More and more, today’s consumers want to know what kind of environmental footprint is being left by the products they buy. In 2006, Timberland began putting that information on 30 million footwear boxes: by placing a “nutritional label” on every box to educate consumers about the product. Where it was manufactured. How it was produced. And its effect on the environment. To create the label, three critical areas are highlighted. Information about the manufacturing plant. The impact of manufacturing on the climate. And the impact on the community, including such factors as the number of hours of volunteer service performed by Timberland employees to “Make it better” in the community. We’re also putting a message inside the box asking consumers to consider what kind of footprint they themselves are leaving and encouraging them to become proactive in the effort to protect our planet. Under this initiative, footwear boxes are also crafted from 100% post-consumer recycled waste fiber, using no chemical glues. Only soy-based inks are used to print the labels, which are the first of their kind in the industry.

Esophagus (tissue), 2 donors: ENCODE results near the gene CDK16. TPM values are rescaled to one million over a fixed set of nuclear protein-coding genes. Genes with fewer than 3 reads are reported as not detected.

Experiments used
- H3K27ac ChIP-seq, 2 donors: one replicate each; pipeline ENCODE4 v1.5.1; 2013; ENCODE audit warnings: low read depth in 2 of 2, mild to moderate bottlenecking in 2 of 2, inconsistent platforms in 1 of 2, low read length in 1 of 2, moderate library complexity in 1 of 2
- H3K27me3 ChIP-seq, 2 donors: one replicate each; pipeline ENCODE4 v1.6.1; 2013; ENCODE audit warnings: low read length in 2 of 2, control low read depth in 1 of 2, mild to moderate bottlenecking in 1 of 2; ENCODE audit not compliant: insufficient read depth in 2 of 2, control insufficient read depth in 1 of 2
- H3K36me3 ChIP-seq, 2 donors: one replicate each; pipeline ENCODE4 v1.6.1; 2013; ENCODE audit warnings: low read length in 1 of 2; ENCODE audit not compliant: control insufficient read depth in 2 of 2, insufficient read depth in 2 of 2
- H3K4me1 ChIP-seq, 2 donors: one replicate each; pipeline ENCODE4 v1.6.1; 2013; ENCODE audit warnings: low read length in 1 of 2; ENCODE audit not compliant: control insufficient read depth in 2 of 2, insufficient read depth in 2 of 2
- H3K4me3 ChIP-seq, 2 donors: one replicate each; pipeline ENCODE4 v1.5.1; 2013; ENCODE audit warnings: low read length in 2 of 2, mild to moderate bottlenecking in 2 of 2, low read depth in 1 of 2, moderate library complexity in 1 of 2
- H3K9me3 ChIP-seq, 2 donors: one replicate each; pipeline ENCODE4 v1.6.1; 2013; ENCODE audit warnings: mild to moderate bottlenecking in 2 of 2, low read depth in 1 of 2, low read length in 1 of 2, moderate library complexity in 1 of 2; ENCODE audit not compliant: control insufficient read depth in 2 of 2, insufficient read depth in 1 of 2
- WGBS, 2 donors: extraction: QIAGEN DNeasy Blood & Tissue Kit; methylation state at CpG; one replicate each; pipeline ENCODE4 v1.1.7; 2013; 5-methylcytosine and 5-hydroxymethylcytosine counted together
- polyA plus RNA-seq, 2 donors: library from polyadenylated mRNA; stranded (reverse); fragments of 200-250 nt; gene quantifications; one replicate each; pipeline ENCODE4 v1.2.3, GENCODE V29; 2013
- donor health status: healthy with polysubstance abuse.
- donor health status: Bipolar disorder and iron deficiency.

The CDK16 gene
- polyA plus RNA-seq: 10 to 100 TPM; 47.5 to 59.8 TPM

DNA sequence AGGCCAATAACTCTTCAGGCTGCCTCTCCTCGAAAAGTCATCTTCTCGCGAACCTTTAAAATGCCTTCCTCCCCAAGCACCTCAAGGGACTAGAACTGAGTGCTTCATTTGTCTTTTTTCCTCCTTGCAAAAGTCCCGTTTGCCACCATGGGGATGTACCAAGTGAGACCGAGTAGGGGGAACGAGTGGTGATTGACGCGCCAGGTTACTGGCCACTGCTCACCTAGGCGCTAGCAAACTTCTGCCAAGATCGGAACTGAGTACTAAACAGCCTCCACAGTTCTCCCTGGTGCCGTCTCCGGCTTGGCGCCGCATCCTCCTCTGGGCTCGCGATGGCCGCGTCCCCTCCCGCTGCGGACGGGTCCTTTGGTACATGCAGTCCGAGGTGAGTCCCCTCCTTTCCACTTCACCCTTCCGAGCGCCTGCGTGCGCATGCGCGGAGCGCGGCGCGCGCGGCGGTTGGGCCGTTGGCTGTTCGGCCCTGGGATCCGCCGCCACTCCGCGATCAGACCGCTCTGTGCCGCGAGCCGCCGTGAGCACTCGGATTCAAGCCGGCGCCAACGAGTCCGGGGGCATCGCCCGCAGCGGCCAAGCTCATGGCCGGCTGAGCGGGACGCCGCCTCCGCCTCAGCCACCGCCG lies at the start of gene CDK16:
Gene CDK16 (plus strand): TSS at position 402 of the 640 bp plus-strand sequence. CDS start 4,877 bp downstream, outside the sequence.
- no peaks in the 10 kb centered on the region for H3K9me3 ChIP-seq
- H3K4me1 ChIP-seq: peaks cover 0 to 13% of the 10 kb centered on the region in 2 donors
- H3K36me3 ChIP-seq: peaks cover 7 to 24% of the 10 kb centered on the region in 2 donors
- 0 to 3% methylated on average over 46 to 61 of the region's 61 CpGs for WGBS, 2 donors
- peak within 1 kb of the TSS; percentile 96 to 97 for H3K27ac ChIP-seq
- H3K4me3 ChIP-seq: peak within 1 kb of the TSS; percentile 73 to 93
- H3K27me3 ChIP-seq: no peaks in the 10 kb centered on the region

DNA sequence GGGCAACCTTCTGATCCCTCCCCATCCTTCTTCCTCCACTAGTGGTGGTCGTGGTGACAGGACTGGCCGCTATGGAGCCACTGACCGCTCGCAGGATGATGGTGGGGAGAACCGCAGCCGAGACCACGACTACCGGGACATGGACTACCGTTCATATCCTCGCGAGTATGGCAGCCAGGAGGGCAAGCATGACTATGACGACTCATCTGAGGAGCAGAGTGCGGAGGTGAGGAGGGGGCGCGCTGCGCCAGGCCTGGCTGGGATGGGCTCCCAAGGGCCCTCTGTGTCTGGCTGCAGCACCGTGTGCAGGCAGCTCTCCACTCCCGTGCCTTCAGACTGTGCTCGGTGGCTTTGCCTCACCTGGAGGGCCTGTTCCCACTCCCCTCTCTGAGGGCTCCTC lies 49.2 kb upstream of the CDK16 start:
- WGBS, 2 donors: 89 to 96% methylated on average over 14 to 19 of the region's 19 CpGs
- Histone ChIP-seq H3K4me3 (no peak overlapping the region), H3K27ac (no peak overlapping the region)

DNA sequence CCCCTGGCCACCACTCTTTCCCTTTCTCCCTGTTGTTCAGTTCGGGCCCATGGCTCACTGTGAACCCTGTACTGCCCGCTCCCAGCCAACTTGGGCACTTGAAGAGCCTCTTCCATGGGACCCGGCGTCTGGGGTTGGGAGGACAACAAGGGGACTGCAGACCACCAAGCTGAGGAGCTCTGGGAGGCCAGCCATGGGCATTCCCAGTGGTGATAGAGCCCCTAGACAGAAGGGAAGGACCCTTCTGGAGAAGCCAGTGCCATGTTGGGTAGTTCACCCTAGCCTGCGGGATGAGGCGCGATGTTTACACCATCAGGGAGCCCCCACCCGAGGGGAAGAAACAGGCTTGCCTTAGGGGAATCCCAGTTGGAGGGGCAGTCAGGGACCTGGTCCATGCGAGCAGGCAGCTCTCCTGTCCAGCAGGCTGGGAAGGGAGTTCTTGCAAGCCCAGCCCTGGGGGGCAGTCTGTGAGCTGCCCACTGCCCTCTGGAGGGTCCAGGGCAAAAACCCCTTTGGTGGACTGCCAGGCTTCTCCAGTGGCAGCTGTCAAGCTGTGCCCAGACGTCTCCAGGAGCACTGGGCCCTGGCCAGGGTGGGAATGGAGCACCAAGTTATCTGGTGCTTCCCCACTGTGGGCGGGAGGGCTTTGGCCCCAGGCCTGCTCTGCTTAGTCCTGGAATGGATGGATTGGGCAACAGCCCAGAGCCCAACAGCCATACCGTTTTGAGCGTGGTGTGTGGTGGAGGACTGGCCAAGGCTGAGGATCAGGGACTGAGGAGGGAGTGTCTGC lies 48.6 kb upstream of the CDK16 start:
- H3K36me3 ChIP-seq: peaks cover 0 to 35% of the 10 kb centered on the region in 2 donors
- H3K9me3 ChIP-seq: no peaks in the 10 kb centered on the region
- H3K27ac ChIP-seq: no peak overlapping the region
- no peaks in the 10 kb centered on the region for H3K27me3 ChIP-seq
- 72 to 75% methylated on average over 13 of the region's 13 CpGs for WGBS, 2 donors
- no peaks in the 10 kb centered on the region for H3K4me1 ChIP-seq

The First Step

So far, public reaction has been positive. But, as the Chinese proverb states, Read the rest of this entry »